The diagnosis of vascular dementia is based on a detailed analysis of the signs and symptoms noted, physical examination, imaging tests and laboratory tests. A history of the features of vascular dementia is often suggestive of the condition. Imaging tests such as MRI, CT and others provide a vital clue about the presence of blocks within the blood vessels of the brain. Additionally a diagnostic method called electroencephalogram (EEG) test which records the activity of the brain by detecting the electrical signals from the brain can also be beneficial. Diagnostic tests to evaluate the functioning of the heart may also be advised. Neurological and psychological tests which helps in the evaluation of memory and a patient's ability to concentrate, communicate and other cognitive functions are conducted.
Treatment of vascular dementia
As vascular dementia is related to strokes, the possibility of strokes is controlled by taking measures to regulate the blood pressure, diabetes mellitus, and cholesterol levels and also decrease the possibility of heart disease. No drugs have been approved by Food and drug Administration (FDA) to treat vascular dementia specifically. However, several different groups of drugs are advised to reduce the symptoms of this disorder.
Anticoagulants such as warfarin are recommended to reduce the clotting of bloods which in turn reduces the risks of stroke. Medicines to control high blood pressure, stroke, and increased levels of cholesterol are advised to reduce the risk of vascular dementia. Drugs for reducing depression (antidepressants) and drugs to treat anxiety (anxiolytics) are recommended by some physicians. Antipsychotics known to treat severe hallucinations are also used to treat the symptoms of vascular dementia. Mood stabilizers are prescribed by doctors to treat individuals with aggressive and dangerous behavior. Medicines are also prescribed to relieve restlessness or depression.
Speech therapy has helped patients understand their language difficulties and learn to communicate. Many occupational speech therapy centers are available to help patients suffering from vascular dementia.
In some cases where a major block, such as that in the carotid artery (main blood vessel of the heart) is affecting the blood supply to the brain, surgical removal may be indicated.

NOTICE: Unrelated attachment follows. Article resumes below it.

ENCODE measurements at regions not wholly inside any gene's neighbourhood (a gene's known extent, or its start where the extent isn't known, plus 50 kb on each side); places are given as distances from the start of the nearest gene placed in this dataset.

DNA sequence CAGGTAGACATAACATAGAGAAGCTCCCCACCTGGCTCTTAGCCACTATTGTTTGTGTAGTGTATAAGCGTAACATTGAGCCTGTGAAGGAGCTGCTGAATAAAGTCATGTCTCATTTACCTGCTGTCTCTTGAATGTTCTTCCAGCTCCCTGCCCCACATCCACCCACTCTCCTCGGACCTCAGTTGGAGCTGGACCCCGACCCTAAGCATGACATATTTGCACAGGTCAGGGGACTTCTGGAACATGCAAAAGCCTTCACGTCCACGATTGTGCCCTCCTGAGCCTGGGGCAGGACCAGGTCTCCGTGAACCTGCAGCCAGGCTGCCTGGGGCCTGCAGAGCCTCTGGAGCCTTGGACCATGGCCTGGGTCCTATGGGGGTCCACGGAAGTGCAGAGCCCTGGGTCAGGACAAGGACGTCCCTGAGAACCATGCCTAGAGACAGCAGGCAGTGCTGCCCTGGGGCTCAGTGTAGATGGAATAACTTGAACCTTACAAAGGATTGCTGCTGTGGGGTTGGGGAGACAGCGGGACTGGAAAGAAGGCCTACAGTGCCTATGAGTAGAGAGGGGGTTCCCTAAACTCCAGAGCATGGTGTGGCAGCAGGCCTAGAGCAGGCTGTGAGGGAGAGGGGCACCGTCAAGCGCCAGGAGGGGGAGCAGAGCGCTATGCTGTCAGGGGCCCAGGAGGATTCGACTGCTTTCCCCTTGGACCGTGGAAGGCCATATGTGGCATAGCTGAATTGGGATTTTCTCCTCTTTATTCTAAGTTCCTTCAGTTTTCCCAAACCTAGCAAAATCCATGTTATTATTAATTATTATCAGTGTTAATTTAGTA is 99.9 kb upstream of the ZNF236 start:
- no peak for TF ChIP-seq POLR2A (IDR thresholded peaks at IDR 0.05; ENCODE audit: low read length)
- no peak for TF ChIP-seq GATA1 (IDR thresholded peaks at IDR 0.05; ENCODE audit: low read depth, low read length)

Recent studies have shown that herbs such as ginkgo biloba reduce severe forms of memory loss and mental function. However, caution must be exercised while using herbal products for treating such disorders and a physician’s consent must be obtained before initiating such therapies.
Prognosis of vascular dementia
Vascular dementia is a disease that is irreversible. However, the progression of vascular dementia can be slowed down with the use of medications and lifestyle changes. A calm environment, listening to slow music, meditation and physical activity can help in reducing the depression and stress levels.
Complications of vascular dementia
Complications of vascular dementia include auto immune diseases referred to as multiple sclerosis and Huntington’s disease. Stroke related vascular dementia and small vessel disease related vascular dementia can result in immobility or severe paralysis. Death due to rigidity of the body can occur in individuals suffering from vascular dementia in certain severe cases.
Prevention of vascular dementia
The following may help to reduce the risk of VaD:
- Consuming low fat and low salt diet
- Limited consumption of alcohol
- Regular monitoring of blood pressure and blood cholesterol levels
- Daily exercise
- Quit Smoking
- Consumption of red wine in small amount.